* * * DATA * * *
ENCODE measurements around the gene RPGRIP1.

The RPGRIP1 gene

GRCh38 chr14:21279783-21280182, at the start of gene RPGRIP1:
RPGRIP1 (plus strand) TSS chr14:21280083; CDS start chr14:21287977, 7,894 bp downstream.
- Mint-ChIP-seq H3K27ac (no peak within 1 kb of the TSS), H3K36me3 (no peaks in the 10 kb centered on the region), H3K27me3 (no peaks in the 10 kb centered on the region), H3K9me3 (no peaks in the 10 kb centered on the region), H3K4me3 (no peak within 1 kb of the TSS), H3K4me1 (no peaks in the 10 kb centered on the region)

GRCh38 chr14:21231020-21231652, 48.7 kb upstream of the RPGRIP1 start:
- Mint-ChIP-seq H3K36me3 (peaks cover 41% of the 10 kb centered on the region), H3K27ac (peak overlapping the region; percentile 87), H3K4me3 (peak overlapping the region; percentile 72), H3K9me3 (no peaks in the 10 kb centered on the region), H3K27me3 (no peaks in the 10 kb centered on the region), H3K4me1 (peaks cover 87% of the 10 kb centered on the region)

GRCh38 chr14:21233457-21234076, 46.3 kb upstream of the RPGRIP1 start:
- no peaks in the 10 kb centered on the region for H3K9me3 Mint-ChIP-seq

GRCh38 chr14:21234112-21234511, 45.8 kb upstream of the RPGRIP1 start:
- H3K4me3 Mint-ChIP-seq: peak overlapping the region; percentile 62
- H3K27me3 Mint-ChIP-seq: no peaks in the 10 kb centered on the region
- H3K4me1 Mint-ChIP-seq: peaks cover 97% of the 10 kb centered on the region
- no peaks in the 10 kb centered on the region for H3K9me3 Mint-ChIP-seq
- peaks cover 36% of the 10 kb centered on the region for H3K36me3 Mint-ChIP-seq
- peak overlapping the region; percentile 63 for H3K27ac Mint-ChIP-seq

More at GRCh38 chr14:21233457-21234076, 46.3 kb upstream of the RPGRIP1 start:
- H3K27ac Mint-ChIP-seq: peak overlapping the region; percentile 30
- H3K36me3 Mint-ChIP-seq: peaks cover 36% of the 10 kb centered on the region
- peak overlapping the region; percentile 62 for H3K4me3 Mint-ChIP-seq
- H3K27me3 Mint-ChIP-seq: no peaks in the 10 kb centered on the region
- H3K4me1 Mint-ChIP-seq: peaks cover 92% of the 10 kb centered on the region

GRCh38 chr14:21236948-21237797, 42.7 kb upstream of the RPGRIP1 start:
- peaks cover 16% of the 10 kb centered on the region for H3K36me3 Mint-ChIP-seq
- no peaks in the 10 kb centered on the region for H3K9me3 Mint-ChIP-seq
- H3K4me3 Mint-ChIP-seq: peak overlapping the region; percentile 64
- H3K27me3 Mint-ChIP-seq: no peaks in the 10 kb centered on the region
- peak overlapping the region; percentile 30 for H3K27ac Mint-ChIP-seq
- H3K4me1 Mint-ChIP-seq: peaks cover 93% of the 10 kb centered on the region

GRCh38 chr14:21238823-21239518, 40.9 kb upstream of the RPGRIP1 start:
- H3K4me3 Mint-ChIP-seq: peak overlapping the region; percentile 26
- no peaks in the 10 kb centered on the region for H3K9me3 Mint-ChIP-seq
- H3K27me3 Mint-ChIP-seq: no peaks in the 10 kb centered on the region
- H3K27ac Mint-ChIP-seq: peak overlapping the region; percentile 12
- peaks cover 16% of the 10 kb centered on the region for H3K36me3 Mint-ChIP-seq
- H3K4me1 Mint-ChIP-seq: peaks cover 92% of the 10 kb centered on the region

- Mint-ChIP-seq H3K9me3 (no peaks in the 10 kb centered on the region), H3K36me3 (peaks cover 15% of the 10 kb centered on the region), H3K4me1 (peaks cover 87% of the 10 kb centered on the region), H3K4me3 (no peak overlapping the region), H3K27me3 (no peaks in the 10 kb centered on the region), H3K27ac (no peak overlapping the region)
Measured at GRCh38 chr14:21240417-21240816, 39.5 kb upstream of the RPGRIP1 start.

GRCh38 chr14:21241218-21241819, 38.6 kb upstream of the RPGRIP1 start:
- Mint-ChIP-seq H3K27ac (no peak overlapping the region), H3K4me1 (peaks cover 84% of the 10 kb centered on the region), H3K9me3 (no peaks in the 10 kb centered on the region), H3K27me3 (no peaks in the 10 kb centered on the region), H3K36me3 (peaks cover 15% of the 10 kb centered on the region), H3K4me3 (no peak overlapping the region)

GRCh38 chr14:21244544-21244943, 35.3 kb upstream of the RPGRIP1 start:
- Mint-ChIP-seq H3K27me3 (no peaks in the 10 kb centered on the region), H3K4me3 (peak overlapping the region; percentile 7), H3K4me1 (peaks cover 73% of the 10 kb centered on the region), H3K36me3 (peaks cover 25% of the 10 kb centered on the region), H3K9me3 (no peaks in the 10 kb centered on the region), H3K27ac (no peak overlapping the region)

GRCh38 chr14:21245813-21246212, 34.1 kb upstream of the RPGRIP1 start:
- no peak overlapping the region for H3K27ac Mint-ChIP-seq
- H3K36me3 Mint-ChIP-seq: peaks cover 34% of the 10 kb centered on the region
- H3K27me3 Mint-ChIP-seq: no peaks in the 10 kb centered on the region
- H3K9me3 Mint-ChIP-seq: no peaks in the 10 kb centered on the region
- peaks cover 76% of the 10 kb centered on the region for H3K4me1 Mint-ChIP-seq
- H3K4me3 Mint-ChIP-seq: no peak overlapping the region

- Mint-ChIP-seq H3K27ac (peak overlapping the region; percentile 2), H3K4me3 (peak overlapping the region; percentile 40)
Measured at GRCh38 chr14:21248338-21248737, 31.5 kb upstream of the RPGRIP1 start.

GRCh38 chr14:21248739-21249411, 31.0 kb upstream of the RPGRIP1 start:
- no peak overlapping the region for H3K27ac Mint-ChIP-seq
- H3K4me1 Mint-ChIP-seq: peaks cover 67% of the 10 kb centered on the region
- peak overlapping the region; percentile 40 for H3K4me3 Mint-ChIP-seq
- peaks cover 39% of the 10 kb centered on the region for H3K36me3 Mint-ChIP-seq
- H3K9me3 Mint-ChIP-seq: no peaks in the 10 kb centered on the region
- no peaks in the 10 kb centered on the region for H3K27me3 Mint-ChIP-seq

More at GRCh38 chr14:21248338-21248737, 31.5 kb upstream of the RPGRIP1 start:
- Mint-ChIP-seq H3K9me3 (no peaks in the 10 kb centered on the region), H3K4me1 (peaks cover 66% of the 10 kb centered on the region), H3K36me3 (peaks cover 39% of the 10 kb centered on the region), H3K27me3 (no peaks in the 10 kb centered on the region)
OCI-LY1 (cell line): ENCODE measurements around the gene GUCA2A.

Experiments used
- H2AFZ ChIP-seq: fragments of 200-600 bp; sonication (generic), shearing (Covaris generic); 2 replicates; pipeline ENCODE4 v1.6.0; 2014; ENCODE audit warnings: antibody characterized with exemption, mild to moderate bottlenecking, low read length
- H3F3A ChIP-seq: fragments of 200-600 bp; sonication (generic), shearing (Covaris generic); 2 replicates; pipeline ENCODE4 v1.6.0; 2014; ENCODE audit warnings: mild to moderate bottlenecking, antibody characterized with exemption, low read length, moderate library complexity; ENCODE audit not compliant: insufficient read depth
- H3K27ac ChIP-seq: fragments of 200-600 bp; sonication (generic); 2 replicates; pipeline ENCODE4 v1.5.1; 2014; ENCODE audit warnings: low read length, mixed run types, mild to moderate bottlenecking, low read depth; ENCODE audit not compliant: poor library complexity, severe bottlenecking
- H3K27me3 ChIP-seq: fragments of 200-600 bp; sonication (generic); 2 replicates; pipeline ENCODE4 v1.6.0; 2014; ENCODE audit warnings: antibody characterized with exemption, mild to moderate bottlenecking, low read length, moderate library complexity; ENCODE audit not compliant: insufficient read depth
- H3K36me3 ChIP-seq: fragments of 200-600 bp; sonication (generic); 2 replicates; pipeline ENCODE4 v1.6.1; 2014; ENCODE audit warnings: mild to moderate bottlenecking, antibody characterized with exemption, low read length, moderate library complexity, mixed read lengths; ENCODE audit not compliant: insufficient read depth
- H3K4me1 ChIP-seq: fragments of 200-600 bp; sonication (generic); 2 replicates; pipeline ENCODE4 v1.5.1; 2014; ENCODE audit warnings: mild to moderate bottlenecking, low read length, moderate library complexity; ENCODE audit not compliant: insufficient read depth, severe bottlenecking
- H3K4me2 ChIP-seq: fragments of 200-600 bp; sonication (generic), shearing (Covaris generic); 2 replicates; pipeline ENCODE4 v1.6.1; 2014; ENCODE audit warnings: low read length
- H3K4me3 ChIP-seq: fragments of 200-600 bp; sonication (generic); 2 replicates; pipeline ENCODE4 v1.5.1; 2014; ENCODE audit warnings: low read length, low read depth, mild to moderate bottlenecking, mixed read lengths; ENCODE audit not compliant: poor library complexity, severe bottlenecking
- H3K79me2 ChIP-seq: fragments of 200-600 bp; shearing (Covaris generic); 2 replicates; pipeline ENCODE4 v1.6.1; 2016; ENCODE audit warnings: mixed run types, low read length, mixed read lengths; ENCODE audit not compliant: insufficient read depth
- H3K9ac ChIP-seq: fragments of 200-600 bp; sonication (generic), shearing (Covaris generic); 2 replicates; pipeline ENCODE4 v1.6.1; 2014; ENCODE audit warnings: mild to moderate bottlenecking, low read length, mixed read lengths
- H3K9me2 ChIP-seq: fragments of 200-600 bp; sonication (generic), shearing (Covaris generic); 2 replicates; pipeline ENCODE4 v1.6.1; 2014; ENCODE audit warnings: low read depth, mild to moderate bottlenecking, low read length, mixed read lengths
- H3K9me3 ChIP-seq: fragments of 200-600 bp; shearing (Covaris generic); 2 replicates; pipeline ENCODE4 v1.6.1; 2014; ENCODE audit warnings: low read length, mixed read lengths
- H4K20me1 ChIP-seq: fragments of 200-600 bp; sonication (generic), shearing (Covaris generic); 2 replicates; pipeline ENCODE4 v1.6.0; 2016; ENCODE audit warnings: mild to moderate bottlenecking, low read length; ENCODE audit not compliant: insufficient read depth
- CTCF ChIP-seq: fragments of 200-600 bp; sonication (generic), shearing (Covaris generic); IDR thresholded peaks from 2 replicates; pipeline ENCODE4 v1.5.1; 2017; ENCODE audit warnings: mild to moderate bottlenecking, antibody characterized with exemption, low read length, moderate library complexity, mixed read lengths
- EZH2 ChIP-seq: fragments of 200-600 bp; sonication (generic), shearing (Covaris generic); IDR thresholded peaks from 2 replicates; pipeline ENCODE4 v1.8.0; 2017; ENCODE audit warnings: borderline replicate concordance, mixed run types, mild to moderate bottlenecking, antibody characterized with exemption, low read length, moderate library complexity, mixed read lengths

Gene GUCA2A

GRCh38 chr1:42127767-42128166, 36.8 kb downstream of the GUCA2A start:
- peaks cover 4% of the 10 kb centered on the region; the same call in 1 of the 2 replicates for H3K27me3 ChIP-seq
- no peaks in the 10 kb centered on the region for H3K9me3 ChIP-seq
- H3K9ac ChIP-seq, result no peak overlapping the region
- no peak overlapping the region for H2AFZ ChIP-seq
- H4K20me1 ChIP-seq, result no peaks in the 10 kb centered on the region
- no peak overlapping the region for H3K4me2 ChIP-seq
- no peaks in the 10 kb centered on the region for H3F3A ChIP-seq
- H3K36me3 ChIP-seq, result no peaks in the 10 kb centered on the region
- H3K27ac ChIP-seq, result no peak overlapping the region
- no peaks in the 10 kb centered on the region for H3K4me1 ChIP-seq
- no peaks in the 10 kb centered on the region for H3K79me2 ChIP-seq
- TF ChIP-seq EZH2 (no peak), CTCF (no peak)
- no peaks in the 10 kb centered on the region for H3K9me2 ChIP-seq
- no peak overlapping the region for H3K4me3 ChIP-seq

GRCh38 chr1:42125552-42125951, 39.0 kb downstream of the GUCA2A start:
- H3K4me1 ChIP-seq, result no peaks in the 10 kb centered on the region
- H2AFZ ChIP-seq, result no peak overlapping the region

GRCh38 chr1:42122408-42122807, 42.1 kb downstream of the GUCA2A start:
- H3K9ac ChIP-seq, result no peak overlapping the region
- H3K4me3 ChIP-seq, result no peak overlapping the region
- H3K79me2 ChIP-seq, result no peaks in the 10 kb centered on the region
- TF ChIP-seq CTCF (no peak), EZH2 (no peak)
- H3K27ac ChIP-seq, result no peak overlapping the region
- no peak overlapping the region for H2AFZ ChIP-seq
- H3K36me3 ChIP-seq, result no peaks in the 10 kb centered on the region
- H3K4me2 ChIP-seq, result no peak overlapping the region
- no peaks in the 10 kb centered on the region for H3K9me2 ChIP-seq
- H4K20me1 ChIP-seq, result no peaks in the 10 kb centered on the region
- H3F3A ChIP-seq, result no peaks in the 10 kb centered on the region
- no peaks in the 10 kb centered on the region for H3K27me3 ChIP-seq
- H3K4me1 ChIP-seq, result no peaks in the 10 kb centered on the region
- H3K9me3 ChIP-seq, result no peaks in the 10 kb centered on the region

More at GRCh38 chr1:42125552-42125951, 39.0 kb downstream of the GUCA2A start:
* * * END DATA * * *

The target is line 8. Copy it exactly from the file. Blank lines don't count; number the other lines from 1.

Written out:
GRCh38 chr14:21233457-21234076, 46.3 kb upstream of the RPGRIP1 start: